HolaBank give you a helping hand with the bureaucracy you face in Spain (publicity)

HolaBank clients get free help dealing with the Spanish bureaucracy.

When you live in Spain, or even just own a second home here, you can’t avoid a certain amount of Spanish bureaucracy, which can seem exasperating to the uninitiated. Dealing with the bureaucracy can be a time-consuming pain in any country, but even more so in a foreign country where you don’t know the ropes, and don’t speak the language.

But when it comes to dealing with the Spanish bureaucracy at any level, help is at hand for clients of HolaBank, who get unlimited free advice on any bureaucratic procedure from a team of experts on hand to advise them by phone or email in a language they understand.

HolaBank is part of CaixaBank – one of the leading banks in Spain – and HolaBank is specifically organised around the needs of expats and second-home owners from abroad, offering products and services tailored to their needs in English and other languages.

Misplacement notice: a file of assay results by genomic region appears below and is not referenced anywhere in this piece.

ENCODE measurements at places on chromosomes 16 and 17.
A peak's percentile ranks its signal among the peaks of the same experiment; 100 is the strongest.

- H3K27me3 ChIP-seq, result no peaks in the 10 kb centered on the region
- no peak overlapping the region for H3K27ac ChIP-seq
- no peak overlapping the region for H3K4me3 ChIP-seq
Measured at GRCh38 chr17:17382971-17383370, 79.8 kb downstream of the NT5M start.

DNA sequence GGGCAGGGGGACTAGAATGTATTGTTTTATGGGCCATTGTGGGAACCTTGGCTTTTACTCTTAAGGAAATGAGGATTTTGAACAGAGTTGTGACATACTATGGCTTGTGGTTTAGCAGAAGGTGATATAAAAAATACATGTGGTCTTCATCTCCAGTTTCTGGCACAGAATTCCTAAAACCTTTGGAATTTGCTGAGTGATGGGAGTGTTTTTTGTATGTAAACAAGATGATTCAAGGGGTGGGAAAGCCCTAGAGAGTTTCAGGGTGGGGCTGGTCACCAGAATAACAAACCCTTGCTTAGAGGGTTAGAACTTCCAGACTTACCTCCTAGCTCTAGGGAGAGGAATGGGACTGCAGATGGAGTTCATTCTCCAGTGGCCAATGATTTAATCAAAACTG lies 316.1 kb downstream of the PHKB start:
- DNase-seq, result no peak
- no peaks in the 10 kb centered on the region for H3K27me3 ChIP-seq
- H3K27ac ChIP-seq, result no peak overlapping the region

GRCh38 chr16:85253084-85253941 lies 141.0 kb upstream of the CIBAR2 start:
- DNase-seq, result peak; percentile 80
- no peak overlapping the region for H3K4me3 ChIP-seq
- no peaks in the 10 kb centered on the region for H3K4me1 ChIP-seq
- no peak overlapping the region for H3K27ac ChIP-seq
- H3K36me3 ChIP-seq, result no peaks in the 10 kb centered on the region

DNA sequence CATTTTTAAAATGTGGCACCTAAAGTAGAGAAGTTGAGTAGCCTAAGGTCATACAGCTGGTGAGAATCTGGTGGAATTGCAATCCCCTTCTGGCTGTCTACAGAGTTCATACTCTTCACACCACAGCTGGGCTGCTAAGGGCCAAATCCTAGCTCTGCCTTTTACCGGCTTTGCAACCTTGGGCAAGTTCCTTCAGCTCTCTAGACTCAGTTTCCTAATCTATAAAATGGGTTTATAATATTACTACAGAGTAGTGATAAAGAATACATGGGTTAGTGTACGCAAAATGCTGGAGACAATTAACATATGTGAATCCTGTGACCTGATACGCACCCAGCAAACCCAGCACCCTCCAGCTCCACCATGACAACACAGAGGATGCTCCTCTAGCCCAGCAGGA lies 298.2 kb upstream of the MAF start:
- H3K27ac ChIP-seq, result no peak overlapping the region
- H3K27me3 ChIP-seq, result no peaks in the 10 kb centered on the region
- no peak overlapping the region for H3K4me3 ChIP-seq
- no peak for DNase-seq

Whether you need to register a car, get a fishing licence, request a copy of an official document, make a tax declaration, or deal with a property transaction, to name just a few examples, HolaBank’s team of experts will help you understand the steps you have to take. Called the HolaBank Agency Service, this help is free of charge to HolaBank clients.

Once you understand the bureaucratic challenges you face HolaBank can recommend you, if necessary, an administrative professional to get the job done with a 25% discount of the standard fee, and a network of trusted professionals all over Spain.

HolaBank clients get far more than just competitive banking services when they live or own property in Spain. Visit the HolaBank Agency Service webpage for more information. Alternatively click the banner below or call +34 91 832 98 98 to find out how HolaBank can help you deal with the bureaucracy in Spain.

About SPI News Feed

SPI News Feed provides general news about the Spanish property market and related articles translated from the Spanish press. For more in depth news, analysis, and opinion, see Mark Stücklin's blog.